A Brief History of Mongolia

A large number of ethnicities have inhabited Mongolia since ancient times. Most of these people were nomads who, from time to time, formed confederations that rose to prominence. The first of these, the Xiongnu, were brought together to form a confederation by Modun Shanyu in 209 BC.

In 1206, Chinggis Khan (also known as Genghis Khan) founded the Mongol Empire, the largest empire in history. The Mongol Empire’s territory extended from present-day Poland in the west to the Korean peninsula in the east, from Siberia in the north to the Arab peninsula and Vietnam in the south, covering approximately 33 million square kilometers. In 1227, after Chinggis Khan’s death, the Mongol Empire was subdivided into four kingdoms. In 1260, Chinggis Khan’s grandson, Kublai Khan, ascended the throne of one of the four kingdoms that encompassed present-day Mongolia and China. In 1271, Kublai Khan formally established the Yuan Dynasty. The Yuan Dynasty was the first foreign dynasty to rule all of China until it was overthrown by the Chinese Ming Dynasty in 1368.

The Mongol court returned to its native land, however, centuries of internal conflict, expansion and contraction brought the Mongol’s to fall into Manchu Qing Dynasty. They conquered Inner Mongolia in 1636, while Outer Mongolia was conquered in 1691. For the next two hundred years, Mongolia was ruled by the Qing Dynasty until 1911. Mongolia declared its independence in 1911 under Bogd Khan, the spiritual leader of Mongolia’s Tibetan Buddhism. However, the Chinese government still considered Outer Mongolia as part of China and invaded the country in 1919.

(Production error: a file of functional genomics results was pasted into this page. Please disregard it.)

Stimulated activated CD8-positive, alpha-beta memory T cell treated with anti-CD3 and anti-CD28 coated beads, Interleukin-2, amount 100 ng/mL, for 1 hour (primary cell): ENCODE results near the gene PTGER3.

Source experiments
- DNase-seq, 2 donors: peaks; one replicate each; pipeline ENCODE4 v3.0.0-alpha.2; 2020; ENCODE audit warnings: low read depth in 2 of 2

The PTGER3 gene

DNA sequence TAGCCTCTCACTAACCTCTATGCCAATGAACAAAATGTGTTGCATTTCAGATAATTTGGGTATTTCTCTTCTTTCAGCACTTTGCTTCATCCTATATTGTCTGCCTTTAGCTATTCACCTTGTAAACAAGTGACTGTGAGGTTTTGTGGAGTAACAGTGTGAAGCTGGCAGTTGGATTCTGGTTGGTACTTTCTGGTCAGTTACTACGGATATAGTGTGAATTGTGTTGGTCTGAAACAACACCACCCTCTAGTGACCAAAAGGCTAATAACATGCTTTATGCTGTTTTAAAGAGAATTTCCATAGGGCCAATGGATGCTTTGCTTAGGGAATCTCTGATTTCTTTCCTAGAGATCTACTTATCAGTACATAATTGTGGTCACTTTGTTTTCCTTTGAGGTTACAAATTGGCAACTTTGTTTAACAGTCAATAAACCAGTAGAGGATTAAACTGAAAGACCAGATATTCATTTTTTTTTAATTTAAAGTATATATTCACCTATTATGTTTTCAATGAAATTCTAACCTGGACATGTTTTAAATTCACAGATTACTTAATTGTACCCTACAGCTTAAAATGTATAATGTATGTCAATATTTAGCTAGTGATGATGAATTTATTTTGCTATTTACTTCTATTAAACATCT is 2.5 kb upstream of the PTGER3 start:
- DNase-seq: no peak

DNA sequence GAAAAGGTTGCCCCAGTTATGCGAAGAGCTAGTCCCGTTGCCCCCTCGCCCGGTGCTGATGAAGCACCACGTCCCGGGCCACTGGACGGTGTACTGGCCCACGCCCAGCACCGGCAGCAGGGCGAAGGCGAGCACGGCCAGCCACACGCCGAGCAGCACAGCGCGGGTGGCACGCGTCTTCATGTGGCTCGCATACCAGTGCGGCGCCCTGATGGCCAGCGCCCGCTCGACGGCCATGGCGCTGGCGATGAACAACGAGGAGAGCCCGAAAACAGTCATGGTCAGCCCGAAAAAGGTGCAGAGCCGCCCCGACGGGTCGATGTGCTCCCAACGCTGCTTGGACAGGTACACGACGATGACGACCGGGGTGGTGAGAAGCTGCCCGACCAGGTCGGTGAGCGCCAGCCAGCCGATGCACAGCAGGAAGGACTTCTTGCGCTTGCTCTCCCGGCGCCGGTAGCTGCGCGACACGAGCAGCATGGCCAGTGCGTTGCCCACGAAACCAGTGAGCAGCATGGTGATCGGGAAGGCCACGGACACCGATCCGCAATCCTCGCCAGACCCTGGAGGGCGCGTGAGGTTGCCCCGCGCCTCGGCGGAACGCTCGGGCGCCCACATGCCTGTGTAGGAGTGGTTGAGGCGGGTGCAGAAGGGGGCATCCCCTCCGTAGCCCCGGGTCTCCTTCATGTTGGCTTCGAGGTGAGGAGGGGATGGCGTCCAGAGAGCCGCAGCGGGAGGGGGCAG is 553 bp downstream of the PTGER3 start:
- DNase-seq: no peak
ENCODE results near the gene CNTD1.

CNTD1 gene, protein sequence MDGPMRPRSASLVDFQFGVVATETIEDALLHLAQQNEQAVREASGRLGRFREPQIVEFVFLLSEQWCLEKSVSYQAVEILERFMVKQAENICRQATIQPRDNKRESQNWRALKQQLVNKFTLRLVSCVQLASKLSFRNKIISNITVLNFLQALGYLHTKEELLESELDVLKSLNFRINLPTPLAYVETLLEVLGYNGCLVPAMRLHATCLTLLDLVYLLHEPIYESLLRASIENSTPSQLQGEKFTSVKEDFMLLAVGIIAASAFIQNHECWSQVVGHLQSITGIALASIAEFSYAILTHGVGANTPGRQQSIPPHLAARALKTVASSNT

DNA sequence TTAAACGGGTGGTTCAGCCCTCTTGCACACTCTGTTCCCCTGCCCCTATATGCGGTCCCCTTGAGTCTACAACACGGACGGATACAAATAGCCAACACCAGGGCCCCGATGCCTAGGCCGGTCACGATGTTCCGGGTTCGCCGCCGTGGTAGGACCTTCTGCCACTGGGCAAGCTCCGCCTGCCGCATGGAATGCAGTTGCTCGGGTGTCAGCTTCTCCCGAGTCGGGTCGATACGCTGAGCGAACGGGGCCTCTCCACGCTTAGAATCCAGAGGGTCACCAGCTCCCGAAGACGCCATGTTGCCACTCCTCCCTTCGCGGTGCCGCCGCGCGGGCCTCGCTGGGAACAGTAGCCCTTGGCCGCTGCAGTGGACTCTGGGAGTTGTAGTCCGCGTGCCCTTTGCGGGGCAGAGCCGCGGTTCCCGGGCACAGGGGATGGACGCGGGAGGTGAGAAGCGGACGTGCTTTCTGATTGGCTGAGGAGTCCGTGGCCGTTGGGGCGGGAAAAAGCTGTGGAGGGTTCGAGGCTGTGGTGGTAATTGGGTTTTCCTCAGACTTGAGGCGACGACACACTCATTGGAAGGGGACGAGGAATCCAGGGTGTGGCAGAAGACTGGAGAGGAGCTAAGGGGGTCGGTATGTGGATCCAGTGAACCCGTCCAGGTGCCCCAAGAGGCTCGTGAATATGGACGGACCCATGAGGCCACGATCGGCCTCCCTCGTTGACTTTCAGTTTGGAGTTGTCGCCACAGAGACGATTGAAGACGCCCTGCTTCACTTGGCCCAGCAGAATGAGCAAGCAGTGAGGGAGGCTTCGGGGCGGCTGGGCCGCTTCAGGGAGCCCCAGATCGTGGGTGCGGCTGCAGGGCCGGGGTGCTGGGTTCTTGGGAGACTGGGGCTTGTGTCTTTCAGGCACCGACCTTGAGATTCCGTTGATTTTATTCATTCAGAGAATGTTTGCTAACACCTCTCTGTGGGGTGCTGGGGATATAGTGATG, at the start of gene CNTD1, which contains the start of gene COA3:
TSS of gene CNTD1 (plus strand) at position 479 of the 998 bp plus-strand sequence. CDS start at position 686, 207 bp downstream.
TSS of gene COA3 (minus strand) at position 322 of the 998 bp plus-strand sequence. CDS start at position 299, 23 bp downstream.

In 1921, the People’s Revolution won in Mongolia with the help of the Russian Red Army and thus Mongolia became the second socialist country in the world. After Bogd Khan’s death in 1924, the Mongolian People’s Republic was proclaimed and the first Constitution was adopted.

Mongolia was under a Soviet-dominated Communist regime for almost 70 years, from 1921 to 1990. In the fall of 1989 and the spring of 1990, new currents of political movement began to emerge in Mongolia, inspired by the Glasnost and Perestroika in the Soviet Union and the collapse of the Communist regimes in Eastern Europe. In March 1990, a democratic revolution that started with hunger strikes to overthrow the Government led to the peaceful renouncement of communism. Mongolia’s renouncement of communism led to a multi-party system, a new constitution and a transition to a market economy.

Over the past two decades, Mongolia has transformed itself from a socialist country with a planned economy into a vibrant multi-party democracy with one of the world’s fastest-growing economies, largely in part due to vast mineral reserves located in various parts of the country.

Mongolia is the world’s second-largest landlocked country and occupies a territory of 1.56 million square kilometers. It is located in Asia, bordered by Russia in the north and China in the south, east, and west. Mongolia is the world’s least densely populated country, with a population of 3.2 million people living in a vast area of 1.56 million square kilometers. Ulaanbaatar is Mongolia’s capital and the largest city as well as being home to approximately 50% of the country’s population.

Ethnic Mongols comprise approximately 94.9% of the population, and Kazakh, Turkic, Chinese and Russians make up the remaining population.

Buddhism is major religion in Mongolia with a small number of Muslims, Christians, and Shamans.

The official language is Mongolian and is spoken by 90% of the population. English is quickly replacing Russian as the most popular secondhand language. Many Mongolians also speak Korean, Japanese, Chinese, German and other western European languages.